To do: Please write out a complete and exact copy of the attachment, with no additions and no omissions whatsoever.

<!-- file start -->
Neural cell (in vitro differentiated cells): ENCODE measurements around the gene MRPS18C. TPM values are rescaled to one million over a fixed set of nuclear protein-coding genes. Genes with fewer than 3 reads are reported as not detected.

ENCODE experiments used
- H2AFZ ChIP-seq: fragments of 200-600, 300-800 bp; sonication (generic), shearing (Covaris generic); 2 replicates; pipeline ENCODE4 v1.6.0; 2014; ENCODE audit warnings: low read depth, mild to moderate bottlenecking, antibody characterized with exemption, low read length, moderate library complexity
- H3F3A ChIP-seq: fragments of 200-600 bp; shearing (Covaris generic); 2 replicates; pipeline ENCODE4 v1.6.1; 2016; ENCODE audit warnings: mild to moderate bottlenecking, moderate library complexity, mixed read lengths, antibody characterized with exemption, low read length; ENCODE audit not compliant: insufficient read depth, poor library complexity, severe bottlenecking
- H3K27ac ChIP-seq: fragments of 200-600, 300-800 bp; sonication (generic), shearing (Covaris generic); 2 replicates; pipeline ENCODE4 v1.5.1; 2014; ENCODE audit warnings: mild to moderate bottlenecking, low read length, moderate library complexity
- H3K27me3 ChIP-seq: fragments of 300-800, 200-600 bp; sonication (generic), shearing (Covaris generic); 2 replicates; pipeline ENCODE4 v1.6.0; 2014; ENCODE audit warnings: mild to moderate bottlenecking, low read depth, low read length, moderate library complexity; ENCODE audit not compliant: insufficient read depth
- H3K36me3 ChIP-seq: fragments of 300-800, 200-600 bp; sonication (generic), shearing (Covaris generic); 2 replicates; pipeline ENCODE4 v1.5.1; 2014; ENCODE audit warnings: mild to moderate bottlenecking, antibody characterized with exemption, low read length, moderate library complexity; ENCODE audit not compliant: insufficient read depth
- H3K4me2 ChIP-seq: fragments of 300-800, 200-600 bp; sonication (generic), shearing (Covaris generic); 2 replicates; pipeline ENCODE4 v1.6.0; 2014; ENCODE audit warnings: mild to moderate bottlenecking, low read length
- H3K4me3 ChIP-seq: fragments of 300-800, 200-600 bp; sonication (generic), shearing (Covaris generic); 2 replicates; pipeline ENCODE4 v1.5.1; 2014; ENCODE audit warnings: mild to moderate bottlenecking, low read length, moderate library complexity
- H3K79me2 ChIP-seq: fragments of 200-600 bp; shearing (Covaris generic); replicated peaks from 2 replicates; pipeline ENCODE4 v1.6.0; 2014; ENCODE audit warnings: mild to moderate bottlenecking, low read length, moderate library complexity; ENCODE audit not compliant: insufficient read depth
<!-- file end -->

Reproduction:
Neural cell (in vitro differentiated cells): ENCODE measurements around the gene MRPS18C. TPM values are rescaled to one million over a fixed set of nuclear protein-coding genes. Genes with fewer than 3 reads are reported as not detected.

ENCODE experiments used
- H2AFZ ChIP-seq: fragments of 200-600, 300-800 bp; sonication (generic), shearing (Covaris generic); 2 replicates; pipeline ENCODE4 v1.6.0; 2014; ENCODE audit warnings: low read depth, mild to moderate bottlenecking, antibody characterized with exemption, low read length, moderate library complexity
- H3F3A ChIP-seq: fragments of 200-600 bp; shearing (Covaris generic); 2 replicates; pipeline ENCODE4 v1.6.1; 2016; ENCODE audit warnings: mild to moderate bottlenecking, moderate library complexity, mixed read lengths, antibody characterized with exemption, low read length; ENCODE audit not compliant: insufficient read depth, poor library complexity, severe bottlenecking
- H3K27ac ChIP-seq: fragments of 200-600, 300-800 bp; sonication (generic), shearing (Covaris generic); 2 replicates; pipeline ENCODE4 v1.5.1; 2014; ENCODE audit warnings: mild to moderate bottlenecking, low read length, moderate library complexity
- H3K27me3 ChIP-seq: fragments of 300-800, 200-600 bp; sonication (generic), shearing (Covaris generic); 2 replicates; pipeline ENCODE4 v1.6.0; 2014; ENCODE audit warnings: mild to moderate bottlenecking, low read depth, low read length, moderate library complexity; ENCODE audit not compliant: insufficient read depth
- H3K36me3 ChIP-seq: fragments of 300-800, 200-600 bp; sonication (generic), shearing (Covaris generic); 2 replicates; pipeline ENCODE4 v1.5.1; 2014; ENCODE audit warnings: mild to moderate bottlenecking, antibody characterized with exemption, low read length, moderate library complexity; ENCODE audit not compliant: insufficient read depth
- H3K4me2 ChIP-seq: fragments of 300-800, 200-600 bp; sonication (generic), shearing (Covaris generic); 2 replicates; pipeline ENCODE4 v1.6.0; 2014; ENCODE audit warnings: mild to moderate bottlenecking, low read length
- H3K4me3 ChIP-seq: fragments of 300-800, 200-600 bp; sonication (generic), shearing (Covaris generic); 2 replicates; pipeline ENCODE4 v1.5.1; 2014; ENCODE audit warnings: mild to moderate bottlenecking, low read length, moderate library complexity
- H3K79me2 ChIP-seq: fragments of 200-600 bp; shearing (Covaris generic); replicated peaks from 2 replicates; pipeline ENCODE4 v1.6.0; 2014; ENCODE audit warnings: mild to moderate bottlenecking, low read length, moderate library complexity; ENCODE audit not compliant: insufficient read depth